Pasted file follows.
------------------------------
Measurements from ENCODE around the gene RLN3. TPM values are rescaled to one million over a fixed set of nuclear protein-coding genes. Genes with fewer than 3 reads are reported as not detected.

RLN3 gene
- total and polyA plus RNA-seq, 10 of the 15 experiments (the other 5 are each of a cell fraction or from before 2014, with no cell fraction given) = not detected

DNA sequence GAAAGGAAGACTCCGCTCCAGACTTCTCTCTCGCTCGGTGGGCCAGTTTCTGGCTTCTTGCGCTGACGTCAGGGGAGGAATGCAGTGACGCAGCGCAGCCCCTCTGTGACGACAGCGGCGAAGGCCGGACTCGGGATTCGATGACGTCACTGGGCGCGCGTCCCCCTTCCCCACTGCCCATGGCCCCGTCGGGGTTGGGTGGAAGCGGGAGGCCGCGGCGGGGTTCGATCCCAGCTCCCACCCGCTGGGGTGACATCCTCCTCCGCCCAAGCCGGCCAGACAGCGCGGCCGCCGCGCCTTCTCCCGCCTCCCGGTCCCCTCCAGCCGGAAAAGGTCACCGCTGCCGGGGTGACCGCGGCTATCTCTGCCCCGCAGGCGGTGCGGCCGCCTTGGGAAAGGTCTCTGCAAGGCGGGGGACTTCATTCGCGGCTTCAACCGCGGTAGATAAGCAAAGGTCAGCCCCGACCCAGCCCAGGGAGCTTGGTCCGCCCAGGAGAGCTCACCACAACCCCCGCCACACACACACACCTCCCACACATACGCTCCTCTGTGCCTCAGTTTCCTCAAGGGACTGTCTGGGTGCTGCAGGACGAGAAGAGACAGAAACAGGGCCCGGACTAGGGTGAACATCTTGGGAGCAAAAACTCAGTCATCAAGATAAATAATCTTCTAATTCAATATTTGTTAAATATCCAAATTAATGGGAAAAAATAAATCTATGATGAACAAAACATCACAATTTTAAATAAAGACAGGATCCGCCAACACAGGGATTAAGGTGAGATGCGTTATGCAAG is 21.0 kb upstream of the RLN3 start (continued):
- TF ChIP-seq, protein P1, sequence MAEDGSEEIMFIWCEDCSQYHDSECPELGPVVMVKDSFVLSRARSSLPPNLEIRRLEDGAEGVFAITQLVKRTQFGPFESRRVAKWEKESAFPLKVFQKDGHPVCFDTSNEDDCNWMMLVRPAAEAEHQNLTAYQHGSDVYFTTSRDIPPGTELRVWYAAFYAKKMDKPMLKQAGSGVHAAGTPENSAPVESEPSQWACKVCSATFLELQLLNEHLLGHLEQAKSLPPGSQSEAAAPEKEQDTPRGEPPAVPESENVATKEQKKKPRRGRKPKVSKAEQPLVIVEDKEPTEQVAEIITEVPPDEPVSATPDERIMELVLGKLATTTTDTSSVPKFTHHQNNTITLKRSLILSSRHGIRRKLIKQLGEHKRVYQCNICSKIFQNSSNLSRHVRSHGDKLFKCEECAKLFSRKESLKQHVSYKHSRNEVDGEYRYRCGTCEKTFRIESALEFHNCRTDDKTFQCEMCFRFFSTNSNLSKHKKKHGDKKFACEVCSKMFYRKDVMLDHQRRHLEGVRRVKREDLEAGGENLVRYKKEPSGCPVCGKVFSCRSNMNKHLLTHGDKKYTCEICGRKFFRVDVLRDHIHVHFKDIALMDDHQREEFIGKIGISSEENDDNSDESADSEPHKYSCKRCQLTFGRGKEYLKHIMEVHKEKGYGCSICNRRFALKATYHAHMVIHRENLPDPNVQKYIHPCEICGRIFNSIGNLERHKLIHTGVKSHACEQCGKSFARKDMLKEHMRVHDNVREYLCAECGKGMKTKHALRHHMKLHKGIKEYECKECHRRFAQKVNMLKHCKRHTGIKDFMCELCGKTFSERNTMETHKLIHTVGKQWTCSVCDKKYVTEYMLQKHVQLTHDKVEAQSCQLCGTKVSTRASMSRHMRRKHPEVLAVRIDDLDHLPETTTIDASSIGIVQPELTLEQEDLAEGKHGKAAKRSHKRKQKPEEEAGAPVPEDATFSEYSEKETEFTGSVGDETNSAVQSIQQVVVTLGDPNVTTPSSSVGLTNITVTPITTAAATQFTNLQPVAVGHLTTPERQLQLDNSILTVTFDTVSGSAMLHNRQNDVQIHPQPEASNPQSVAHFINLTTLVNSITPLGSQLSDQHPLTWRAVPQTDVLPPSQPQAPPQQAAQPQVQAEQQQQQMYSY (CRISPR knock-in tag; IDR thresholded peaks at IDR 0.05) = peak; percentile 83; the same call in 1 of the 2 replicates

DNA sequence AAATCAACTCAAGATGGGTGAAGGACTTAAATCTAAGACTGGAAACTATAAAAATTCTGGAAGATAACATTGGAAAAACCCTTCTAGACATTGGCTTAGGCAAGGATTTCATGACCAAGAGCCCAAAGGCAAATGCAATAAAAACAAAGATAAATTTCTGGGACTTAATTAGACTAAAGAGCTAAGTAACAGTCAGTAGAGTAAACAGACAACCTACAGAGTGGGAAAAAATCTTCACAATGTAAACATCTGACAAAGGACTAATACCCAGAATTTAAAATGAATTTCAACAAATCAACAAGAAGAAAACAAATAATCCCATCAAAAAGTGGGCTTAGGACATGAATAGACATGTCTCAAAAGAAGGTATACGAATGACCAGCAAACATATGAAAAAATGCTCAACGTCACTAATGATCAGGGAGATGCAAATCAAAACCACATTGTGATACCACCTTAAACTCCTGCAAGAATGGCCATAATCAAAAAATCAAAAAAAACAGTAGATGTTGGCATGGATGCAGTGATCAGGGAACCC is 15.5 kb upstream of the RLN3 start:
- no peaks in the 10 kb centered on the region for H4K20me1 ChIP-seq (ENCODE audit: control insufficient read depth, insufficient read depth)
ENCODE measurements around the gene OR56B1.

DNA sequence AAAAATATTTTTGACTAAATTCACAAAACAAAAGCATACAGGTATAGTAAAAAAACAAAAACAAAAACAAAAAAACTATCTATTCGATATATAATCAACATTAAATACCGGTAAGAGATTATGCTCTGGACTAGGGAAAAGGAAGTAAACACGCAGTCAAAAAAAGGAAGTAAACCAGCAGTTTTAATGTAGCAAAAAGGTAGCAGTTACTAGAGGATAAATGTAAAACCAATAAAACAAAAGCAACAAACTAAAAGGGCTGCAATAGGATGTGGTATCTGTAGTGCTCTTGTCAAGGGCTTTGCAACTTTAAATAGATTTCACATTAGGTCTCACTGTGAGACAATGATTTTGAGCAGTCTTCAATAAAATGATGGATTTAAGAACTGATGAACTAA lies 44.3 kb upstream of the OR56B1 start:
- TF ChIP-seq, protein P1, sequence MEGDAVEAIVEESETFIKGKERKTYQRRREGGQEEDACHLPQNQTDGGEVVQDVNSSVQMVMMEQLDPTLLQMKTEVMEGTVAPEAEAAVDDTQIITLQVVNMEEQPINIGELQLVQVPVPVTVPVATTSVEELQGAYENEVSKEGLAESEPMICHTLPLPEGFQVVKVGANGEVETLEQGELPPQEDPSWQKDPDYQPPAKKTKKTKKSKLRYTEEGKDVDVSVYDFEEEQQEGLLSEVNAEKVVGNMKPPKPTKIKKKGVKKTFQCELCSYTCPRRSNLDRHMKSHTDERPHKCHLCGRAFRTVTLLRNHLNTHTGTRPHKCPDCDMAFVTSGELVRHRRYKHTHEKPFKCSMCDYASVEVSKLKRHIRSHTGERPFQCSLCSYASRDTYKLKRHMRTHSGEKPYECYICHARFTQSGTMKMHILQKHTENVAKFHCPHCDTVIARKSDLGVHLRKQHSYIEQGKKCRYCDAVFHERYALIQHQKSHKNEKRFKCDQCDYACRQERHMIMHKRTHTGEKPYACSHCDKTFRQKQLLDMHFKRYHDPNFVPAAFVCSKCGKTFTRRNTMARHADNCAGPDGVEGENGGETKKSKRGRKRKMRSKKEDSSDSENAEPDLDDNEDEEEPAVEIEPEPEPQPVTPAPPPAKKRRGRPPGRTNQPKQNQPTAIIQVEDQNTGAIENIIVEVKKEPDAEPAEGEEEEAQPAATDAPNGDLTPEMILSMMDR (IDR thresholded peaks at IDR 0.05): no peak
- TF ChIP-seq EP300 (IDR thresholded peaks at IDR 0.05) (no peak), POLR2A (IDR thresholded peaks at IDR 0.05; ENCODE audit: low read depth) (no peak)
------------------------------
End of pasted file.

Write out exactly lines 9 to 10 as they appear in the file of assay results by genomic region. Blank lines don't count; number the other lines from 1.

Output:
DNA sequence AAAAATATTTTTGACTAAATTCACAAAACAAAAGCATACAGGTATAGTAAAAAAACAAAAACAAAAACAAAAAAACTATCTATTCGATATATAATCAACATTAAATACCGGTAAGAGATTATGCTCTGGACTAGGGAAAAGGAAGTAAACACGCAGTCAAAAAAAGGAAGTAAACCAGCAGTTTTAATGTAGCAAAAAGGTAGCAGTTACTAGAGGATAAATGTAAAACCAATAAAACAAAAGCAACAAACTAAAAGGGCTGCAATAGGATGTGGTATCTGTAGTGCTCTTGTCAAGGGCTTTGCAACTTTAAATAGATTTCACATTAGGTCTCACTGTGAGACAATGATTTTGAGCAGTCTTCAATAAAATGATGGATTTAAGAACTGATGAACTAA lies 44.3 kb upstream of the OR56B1 start:
- TF ChIP-seq, protein P1, sequence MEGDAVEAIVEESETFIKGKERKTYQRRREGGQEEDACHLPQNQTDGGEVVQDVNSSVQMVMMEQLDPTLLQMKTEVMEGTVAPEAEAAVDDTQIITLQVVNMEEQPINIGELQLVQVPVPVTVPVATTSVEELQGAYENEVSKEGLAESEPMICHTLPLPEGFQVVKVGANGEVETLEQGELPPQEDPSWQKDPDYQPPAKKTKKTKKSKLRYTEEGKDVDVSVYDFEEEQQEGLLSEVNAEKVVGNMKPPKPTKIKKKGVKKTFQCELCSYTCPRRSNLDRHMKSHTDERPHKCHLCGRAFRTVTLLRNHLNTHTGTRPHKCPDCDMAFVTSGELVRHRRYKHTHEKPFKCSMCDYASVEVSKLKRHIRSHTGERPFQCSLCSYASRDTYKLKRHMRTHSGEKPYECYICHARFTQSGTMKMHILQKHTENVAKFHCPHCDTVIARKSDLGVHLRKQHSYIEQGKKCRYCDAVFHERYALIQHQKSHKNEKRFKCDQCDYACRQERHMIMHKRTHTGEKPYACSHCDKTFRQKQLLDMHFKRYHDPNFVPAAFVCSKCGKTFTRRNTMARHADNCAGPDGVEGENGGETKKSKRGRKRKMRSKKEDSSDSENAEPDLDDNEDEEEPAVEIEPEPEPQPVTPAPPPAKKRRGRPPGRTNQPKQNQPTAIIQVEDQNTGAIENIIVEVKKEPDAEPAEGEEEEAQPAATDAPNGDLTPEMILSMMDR (IDR thresholded peaks at IDR 0.05): no peak